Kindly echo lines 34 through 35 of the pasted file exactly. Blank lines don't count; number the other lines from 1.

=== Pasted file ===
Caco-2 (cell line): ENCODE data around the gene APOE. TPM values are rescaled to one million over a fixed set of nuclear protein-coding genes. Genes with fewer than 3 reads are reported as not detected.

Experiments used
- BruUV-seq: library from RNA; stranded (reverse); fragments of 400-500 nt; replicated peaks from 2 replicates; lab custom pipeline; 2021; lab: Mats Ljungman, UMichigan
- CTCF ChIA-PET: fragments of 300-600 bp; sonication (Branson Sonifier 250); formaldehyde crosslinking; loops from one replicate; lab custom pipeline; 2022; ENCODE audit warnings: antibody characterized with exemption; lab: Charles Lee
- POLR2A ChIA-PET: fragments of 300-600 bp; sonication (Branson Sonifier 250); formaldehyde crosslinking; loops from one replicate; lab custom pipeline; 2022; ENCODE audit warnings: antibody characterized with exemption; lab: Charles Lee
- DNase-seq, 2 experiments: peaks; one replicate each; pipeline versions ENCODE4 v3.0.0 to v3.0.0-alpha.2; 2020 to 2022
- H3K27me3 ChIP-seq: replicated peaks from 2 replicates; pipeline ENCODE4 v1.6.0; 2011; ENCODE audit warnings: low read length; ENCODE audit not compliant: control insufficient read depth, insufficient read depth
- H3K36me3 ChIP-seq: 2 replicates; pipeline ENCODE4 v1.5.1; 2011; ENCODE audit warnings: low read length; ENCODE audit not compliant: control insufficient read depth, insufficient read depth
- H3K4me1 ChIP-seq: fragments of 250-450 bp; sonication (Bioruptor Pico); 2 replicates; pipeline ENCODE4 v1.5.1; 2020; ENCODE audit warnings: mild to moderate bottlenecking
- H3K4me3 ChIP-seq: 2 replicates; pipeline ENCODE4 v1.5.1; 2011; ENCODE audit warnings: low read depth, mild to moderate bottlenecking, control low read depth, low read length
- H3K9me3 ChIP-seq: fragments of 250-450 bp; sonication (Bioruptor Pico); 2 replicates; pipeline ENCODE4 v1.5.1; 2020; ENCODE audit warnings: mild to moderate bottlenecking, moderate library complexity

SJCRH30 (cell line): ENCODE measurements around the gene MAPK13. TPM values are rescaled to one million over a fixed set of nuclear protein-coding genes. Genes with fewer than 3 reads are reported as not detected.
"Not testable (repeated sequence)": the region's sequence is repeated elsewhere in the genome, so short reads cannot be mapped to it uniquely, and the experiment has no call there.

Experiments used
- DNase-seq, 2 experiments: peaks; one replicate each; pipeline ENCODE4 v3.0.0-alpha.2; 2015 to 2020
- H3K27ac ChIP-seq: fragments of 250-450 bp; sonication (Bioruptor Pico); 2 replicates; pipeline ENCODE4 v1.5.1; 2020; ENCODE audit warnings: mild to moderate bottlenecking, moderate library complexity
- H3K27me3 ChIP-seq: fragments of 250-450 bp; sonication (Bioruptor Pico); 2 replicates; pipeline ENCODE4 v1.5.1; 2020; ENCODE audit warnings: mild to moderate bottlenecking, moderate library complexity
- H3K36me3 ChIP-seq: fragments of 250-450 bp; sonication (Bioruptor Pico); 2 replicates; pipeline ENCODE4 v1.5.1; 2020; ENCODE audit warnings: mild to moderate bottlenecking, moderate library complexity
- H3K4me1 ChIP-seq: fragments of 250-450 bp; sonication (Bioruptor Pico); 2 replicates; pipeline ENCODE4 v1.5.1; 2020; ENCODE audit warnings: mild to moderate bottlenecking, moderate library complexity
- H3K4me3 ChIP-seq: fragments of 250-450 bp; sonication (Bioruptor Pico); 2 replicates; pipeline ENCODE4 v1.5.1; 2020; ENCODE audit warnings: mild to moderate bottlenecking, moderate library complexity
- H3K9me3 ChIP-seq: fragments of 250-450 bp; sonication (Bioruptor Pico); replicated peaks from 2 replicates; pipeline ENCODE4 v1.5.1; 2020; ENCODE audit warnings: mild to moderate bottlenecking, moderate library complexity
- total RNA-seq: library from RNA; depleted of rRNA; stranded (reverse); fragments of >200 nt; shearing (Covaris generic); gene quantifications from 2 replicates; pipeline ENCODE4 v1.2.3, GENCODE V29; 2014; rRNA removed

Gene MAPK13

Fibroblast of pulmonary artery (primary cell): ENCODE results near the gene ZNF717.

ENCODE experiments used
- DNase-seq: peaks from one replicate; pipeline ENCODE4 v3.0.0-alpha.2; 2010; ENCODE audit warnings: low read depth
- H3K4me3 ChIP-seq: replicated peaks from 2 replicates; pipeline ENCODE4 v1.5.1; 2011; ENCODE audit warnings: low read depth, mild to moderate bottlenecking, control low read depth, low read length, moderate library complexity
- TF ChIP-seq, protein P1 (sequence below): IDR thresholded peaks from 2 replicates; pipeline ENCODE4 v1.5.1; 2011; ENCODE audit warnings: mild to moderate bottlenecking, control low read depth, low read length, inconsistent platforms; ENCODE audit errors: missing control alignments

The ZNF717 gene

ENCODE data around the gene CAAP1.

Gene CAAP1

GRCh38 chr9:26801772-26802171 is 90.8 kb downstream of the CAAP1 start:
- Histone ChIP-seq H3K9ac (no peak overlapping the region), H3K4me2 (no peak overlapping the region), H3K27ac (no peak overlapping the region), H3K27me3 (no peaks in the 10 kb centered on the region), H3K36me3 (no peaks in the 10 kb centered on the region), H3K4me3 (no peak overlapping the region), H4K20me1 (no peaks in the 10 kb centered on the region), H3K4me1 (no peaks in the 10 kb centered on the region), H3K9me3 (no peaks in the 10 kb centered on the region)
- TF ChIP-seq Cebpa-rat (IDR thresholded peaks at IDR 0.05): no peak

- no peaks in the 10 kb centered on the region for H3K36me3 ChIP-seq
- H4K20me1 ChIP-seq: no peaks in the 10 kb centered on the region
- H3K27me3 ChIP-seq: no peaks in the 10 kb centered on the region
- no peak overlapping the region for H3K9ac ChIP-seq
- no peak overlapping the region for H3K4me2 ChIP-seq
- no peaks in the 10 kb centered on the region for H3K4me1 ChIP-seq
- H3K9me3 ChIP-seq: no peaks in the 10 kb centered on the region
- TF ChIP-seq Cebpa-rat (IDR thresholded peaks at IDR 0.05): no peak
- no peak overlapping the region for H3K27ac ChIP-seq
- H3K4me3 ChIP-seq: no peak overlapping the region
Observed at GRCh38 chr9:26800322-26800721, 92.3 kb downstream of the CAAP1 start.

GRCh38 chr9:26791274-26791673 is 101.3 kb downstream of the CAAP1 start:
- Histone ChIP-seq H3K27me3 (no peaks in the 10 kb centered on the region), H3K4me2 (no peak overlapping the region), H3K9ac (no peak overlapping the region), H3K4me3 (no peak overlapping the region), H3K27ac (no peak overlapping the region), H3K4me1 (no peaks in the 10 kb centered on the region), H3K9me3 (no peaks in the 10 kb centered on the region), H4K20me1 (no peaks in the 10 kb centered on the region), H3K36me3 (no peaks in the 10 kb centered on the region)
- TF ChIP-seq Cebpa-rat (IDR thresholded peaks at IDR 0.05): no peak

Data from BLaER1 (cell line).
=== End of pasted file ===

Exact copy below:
- TF ChIP-seq Cebpa-rat (IDR thresholded peaks at IDR 0.05): no peak

- no peaks in the 10 kb centered on the region for H3K36me3 ChIP-seq